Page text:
Meanwhile, during her interview with Charlie Gibson (which the GOP denounced as "too hard" on her - Charlie Gibson?!!) (Of course, they also denounced last weekend's SNL sketch with Tina Fey impeccably portraying The Hockey Mom as "sexist," since apparently any criticism or mocking of Palin is now apparently automatically "sexist," presumably in the same way they once claimed holding David Duke's Ku Klux Klan past against him was "racist." And, no, I'm not accusing Palin of racism.) GOP VP-designate Sarah Palin refused to pinpoint what areas of Washington spending she thought were excessive, except to say that she intended to trim regulatory agencies, as though Republicans (with more than a little help from Democrats) haven't been turning those agencies into an across-the-board joke since Reagan was elected. And social programs.
This is apparently what "maverick" means in the McCain lexicon: making sure everything continues exactly the way it has been, but standing with your chin up and your eyes unwavering while you're doing it.
During his acceptance speech, McCain stood there and said it was his priority to bring to a dead halt "Washington spending" on things Americans neither wanted nor needed. Which sounded to me like he was promising to immediately end the war in Iraq, but it seems that's not what he meant. (But it's ridiculous to even pretend to separate the war from government spending, or the economy, since we're pumping over ten billion per month that way now.) Then again, he also started the myth that Palin was a tireless opponent of pork barrel projects, citing her canceling of the now notorious "Bridge To Nowhere" project. And continues that lie to this day, with the Bridge To Nowhere example, even though the myth has been widely debunked, through exposure of her original unwavering support for the bridge, her halting of it only after she realized it was making her a laughing stock in the lower 48, and her subsequent failure to return the allocated hundreds of millions of dollars.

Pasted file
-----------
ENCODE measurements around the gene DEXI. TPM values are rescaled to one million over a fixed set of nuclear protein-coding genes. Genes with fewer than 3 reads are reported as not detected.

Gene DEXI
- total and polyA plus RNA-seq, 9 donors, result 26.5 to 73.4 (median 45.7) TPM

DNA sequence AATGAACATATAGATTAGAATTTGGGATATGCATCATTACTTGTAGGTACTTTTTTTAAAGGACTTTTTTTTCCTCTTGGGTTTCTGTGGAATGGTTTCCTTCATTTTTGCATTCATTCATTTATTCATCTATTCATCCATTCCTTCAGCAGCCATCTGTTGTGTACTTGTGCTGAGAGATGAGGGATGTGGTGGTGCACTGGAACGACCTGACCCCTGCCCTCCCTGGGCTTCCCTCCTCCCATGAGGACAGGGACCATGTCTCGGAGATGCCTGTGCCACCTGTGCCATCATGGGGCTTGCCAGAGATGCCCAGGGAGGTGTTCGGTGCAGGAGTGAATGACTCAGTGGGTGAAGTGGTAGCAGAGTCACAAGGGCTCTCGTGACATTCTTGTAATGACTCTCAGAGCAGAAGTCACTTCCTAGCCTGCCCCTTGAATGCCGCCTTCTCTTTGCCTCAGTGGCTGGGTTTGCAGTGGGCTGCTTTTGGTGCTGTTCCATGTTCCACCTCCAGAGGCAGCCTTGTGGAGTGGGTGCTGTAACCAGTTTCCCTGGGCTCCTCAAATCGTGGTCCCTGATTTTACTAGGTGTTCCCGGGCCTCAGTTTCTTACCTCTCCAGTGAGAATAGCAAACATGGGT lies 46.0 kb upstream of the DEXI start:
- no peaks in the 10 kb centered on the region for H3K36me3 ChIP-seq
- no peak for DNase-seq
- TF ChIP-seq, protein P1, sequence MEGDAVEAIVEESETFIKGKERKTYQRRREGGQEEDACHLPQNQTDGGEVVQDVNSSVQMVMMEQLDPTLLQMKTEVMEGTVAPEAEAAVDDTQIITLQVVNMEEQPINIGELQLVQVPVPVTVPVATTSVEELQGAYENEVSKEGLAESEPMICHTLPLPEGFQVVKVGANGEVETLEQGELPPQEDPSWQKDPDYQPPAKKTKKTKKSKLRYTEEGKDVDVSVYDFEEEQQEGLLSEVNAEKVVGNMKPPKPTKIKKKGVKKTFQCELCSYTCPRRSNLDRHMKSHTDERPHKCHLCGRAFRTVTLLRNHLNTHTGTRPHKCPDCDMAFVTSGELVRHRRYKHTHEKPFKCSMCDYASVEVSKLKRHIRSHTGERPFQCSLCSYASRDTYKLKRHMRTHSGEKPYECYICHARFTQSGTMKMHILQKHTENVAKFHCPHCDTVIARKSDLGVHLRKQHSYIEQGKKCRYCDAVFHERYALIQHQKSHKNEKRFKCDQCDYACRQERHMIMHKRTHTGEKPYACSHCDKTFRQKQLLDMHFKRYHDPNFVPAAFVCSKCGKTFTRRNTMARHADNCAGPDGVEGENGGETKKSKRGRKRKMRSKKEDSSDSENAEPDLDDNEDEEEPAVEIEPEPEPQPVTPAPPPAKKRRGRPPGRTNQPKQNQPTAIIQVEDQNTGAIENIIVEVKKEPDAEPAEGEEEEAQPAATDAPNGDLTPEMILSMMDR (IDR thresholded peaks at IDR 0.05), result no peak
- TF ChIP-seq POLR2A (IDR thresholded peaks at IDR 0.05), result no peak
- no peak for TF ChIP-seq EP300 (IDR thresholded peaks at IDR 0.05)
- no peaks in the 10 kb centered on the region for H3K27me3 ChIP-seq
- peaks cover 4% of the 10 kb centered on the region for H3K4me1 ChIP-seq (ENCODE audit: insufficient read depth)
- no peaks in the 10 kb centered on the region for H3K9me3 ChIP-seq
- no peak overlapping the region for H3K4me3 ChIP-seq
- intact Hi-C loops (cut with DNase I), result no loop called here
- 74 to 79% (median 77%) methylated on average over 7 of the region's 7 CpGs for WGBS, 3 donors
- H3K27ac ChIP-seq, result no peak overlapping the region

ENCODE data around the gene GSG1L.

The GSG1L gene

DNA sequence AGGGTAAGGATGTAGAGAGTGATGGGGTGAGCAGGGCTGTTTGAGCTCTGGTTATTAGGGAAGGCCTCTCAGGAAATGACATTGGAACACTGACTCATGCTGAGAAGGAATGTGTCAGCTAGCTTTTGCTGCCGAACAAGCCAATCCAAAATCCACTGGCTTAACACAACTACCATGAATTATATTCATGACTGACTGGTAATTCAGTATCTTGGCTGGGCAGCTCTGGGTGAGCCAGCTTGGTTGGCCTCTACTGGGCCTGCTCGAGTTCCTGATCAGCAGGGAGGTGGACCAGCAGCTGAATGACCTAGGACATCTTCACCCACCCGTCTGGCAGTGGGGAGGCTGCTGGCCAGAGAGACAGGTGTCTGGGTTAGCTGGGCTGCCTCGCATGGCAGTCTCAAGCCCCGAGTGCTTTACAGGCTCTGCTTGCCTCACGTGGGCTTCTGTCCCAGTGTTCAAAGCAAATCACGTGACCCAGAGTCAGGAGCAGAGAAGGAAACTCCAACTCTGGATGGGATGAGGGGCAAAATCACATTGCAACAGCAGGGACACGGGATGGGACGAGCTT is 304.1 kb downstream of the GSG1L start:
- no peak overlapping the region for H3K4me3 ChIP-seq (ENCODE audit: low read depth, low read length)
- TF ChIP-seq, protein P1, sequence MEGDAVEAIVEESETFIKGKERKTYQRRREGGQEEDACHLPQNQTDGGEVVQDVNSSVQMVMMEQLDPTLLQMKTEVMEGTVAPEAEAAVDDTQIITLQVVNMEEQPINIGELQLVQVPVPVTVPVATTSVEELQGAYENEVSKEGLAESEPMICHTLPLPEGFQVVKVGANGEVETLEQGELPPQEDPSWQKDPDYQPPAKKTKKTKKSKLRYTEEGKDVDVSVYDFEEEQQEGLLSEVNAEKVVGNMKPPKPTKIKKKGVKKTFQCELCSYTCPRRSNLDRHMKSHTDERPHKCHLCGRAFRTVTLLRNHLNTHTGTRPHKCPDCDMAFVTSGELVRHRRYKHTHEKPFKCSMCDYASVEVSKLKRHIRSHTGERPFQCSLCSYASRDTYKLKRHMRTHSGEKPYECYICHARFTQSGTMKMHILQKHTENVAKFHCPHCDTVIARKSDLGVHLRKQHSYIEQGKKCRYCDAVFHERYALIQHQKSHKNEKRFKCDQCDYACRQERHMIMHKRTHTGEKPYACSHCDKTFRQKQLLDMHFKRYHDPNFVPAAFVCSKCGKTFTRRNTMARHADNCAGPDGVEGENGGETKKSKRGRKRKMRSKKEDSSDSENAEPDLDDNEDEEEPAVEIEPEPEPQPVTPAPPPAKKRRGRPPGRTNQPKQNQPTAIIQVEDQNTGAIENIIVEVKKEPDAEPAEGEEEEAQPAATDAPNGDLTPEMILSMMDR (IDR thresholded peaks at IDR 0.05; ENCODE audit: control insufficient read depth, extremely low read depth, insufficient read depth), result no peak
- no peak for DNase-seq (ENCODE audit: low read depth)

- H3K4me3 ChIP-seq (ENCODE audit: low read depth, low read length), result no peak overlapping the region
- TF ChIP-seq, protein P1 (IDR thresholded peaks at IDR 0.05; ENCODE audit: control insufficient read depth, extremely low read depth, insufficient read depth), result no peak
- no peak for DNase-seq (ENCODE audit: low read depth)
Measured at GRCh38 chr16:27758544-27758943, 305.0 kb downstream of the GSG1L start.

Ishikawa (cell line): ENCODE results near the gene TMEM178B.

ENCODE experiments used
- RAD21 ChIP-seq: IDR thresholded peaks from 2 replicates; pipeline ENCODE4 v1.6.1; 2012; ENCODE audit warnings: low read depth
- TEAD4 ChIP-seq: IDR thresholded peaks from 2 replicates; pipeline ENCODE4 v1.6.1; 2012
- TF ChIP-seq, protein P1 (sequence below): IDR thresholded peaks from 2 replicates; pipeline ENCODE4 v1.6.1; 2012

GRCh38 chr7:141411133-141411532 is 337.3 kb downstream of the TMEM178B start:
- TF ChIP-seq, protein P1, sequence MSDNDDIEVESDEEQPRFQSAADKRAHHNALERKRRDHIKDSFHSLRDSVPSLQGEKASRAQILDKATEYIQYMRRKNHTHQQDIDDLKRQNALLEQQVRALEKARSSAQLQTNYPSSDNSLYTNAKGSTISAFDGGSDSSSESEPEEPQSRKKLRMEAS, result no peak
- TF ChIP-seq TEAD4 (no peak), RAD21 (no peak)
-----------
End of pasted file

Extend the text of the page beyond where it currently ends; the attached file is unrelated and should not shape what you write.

Yet still they're pushing the myth, the same way Dick Cheney to this day repeats long-debunked rationales for invading Iraq. Meanwhile, the McCain campaign also unveiled their apparent campaign strategy for the fall: keep accusing Barack Obama of nonsense. (That's for any of you who believed that nonsense about Karl Rove "retiring." If he isn't hanging around in the shadows, his spirit certainly is.) Their accusation that Obama supported teaching sex education to kindergarteners was so stupid even the press picked up on the fabrication. (So why hasn't the Obama campaigned counter-attacked? Since the objective of the Illinois bill in question was age-appropriate, and funding was provided to teach kindergarteners how to beware of sexual predators, why not an ad stating that Sen. McCain doesn't think our children should be educated about sexual predators? Because that's, in effect, what the Republican attack ad is saying.)